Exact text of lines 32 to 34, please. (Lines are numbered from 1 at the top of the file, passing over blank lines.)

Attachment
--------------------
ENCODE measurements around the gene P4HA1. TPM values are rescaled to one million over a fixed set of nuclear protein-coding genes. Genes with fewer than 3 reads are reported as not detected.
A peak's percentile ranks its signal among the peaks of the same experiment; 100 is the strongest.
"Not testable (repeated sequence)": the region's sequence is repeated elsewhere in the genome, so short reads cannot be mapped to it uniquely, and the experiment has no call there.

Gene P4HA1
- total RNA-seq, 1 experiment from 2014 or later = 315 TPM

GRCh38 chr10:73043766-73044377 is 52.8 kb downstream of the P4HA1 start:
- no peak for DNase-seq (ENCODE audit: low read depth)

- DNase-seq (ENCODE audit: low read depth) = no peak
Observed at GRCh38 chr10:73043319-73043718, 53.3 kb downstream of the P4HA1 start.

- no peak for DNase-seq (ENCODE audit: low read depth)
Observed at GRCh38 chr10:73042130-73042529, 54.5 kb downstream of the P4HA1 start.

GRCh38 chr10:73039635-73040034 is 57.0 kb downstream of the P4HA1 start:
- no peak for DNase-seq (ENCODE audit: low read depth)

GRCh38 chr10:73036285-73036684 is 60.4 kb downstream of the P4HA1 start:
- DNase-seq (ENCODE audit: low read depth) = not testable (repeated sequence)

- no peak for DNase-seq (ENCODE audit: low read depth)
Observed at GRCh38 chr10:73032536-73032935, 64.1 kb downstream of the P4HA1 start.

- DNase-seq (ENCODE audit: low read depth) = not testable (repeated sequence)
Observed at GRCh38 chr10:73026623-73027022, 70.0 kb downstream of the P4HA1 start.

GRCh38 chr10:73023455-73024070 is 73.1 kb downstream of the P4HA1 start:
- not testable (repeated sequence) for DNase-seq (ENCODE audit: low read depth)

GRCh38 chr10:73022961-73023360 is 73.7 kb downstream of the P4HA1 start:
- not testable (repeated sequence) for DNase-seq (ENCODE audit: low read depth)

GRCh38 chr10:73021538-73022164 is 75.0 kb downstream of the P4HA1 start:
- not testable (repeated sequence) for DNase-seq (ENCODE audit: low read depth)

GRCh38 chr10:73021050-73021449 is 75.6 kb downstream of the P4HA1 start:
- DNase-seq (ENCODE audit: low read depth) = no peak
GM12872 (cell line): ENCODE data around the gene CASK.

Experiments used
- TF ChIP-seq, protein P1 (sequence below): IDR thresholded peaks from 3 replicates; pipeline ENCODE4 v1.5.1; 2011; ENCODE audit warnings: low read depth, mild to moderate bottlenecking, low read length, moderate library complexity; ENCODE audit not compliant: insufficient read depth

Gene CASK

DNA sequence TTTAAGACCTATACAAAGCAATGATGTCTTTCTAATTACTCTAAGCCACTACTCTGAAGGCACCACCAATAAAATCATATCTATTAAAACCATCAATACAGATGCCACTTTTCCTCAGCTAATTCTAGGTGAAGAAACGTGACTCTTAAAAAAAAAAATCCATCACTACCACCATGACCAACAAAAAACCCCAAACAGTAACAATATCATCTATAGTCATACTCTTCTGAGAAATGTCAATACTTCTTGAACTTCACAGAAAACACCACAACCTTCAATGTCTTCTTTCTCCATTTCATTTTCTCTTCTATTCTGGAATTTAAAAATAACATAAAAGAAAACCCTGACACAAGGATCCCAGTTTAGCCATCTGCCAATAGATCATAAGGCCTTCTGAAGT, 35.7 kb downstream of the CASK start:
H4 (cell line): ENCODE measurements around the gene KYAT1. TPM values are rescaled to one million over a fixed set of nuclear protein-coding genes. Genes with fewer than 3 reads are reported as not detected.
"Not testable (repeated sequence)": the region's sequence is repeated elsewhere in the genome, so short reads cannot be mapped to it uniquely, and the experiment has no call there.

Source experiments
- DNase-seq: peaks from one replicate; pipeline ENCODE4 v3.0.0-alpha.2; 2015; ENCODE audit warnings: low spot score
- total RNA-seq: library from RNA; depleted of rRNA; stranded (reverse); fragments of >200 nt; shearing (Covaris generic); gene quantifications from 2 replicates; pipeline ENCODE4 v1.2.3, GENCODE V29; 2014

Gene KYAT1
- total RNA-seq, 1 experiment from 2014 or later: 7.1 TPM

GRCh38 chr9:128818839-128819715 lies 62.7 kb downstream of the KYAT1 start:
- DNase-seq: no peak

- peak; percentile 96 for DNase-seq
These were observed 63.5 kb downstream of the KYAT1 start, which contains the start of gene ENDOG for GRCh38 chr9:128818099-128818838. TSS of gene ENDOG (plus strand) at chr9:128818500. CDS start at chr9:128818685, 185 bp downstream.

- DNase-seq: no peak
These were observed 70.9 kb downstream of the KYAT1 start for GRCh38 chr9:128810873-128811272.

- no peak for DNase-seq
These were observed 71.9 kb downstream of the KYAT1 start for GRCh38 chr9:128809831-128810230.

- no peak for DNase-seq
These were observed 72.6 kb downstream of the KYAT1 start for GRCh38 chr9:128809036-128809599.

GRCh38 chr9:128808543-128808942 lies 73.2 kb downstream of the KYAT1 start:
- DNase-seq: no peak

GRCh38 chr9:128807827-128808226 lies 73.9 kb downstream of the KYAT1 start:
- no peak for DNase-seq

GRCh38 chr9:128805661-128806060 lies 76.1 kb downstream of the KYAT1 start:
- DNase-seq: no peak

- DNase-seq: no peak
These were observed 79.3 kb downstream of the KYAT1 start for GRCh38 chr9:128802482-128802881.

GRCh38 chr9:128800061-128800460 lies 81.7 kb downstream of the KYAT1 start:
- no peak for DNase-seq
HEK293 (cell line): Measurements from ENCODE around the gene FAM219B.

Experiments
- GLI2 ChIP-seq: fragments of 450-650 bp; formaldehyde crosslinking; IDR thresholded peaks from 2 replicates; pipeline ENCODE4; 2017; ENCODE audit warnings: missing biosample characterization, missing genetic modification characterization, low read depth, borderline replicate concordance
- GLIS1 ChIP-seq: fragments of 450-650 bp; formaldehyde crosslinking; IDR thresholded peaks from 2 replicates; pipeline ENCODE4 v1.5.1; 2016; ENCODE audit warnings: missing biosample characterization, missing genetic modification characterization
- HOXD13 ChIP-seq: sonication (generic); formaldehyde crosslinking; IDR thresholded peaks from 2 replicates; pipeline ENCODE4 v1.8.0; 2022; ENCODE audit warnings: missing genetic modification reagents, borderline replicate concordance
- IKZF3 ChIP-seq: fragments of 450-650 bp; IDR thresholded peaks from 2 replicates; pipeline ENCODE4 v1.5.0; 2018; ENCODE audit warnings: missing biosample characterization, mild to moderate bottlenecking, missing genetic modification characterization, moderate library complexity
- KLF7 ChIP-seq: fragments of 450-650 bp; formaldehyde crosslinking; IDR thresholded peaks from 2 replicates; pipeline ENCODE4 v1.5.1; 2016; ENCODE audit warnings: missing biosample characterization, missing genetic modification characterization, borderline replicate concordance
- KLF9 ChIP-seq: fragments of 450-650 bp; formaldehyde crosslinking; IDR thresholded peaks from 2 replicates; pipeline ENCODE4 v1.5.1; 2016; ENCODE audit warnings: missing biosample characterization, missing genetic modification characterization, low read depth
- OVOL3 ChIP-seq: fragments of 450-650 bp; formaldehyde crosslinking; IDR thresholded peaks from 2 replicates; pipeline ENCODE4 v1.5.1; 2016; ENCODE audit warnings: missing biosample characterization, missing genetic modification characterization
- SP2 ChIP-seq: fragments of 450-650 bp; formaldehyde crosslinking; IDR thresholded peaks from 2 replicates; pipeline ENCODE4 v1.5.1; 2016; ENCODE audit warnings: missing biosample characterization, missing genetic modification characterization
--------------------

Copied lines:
DNA sequence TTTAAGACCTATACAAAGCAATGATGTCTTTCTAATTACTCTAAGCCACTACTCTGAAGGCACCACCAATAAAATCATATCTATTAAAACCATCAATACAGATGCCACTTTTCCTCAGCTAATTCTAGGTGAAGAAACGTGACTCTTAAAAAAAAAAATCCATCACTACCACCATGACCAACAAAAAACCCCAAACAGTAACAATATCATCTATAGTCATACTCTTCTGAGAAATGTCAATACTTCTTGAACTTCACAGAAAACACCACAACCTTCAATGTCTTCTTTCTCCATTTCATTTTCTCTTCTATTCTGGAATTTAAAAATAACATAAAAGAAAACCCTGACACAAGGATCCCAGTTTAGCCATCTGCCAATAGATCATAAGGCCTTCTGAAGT, 35.7 kb downstream of the CASK start:
H4 (cell line): ENCODE measurements around the gene KYAT1. TPM values are rescaled to one million over a fixed set of nuclear protein-coding genes. Genes with fewer than 3 reads are reported as not detected.
"Not testable (repeated sequence)": the region's sequence is repeated elsewhere in the genome, so short reads cannot be mapped to it uniquely, and the experiment has no call there.